Regrettable decision to cut oil output could accelerate global inflation

Another spike in crude oil prices would spur global inflation. Oil-producing countries should strive for a stable supply to ensure that the global economy does not stall.

During a ministerial-level meeting on Wednesday, the OPEC+ group, which consists of the members of the Organization of the Petroleum Exporting Countries plus nonmembers such as Russia, decided to significantly cut production. They will reportedly reduce oil output by 2 million barrels per day in November. This is equivalent to about 2% of total world demand.

Major central banks around the world, including the U.S. Federal Reserve Board and the European Central Bank, are raising interest rates. Such moves could cool the economy, but priority is being given to curbing inflation, which is hurting people’s living standards.

A major factor in that inflation is the rise in crude oil prices.

After the OPEC+ meeting, the price of benchmark U.S. crude oil futures briefly rose to the $88 level per barrel. Higher oil prices would have a wide-ranging impact on raw material and transportation costs among others.

Greater inflation would force countries to raise interest rates further, which may cause an economic downturn. The decision to cut production is extremely regrettable.

The price of U.S. crude oil futures surged briefly to over $130 per barrel in March following the start of Russia’s invasion of Ukraine. The price then turned downward from June onward and dropped to the $76 level in late September, returning to the level it was at before the invasion of Ukraine.

The oil-producing countries apparently aim to prevent a crash in crude oil prices by throttling back on supply. However, even if production cuts push up revenues in the short term, the oil-producing countries would also be hit hard should inflation plunge the world into a serious recession.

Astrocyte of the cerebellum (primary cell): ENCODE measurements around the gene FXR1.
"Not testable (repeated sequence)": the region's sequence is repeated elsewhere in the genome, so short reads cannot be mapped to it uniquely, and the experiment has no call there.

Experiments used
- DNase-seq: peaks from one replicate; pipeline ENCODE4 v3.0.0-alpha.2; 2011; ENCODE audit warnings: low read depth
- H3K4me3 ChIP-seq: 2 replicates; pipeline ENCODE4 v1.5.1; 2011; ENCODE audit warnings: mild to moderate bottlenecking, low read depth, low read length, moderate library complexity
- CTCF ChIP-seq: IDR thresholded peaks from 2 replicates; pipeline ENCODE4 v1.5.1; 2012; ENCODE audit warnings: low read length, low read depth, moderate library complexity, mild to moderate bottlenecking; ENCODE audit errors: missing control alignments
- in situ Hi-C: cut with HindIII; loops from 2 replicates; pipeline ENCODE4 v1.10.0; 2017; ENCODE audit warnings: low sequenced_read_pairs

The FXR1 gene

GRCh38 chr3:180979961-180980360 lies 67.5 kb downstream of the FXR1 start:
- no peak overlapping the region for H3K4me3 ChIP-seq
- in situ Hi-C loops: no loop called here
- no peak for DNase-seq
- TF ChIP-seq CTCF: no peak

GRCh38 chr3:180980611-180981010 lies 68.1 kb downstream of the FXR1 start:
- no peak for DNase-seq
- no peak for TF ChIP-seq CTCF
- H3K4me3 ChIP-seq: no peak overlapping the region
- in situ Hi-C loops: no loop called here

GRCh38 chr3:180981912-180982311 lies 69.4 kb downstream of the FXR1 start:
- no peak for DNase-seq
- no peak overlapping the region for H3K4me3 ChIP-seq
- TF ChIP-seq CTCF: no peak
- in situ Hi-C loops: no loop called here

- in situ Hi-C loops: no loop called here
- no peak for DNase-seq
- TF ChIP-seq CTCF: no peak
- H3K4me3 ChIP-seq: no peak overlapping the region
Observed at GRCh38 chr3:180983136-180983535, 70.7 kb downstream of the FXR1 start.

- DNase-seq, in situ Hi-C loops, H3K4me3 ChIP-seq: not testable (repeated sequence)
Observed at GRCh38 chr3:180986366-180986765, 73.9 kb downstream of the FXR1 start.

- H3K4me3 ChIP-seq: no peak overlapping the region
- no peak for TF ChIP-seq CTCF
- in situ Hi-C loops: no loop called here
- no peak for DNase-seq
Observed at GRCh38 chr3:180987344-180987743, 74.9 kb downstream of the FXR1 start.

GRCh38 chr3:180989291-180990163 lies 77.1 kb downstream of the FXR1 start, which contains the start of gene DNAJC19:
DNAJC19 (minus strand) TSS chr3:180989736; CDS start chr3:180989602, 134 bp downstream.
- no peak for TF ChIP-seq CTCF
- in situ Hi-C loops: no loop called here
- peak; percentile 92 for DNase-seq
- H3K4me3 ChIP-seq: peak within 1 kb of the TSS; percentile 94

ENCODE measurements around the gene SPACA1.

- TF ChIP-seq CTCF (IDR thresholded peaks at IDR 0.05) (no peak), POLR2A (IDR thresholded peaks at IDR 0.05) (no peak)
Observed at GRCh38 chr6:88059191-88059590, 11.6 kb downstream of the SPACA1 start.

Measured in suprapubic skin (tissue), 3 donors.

The oil-producing countries are thus also in a position where they need stable global economic growth. In this regard, they should realize anew that they share common interests with consumer countries.

Rising crude oil prices also benefit Moscow, which is trying to raise funds for its war through the sale of crude oil. Some hold a view that the sizable production cuts that have been decided on may be in line with Russia’s wishes.

Consumer countries such as Japan, the United States and European nations have been pushing for an increase in crude oil output. There is concern that the latest decision may deepen a rift with the oil-producing countries.

The White House has released a statement by U.S. President Joe Biden in which he said the decision “will have the most negative impact on lower- and middle-income countries that are already reeling from elevated energy prices.” Japan, the United States and European countries must strengthen cooperation in a broad range of fields with other consumer countries and tenaciously continue dialogue with the oil-producing countries.

At the same time, Japan needs to lower its dependence on crude oil to achieve decarbonization. In addition to utilizing nuclear power and renewable energy, it is essential to focus on research and development of alternative fuels such as hydrogen.

(From The Yomiuri Shimbun, Oct. 8, 2022)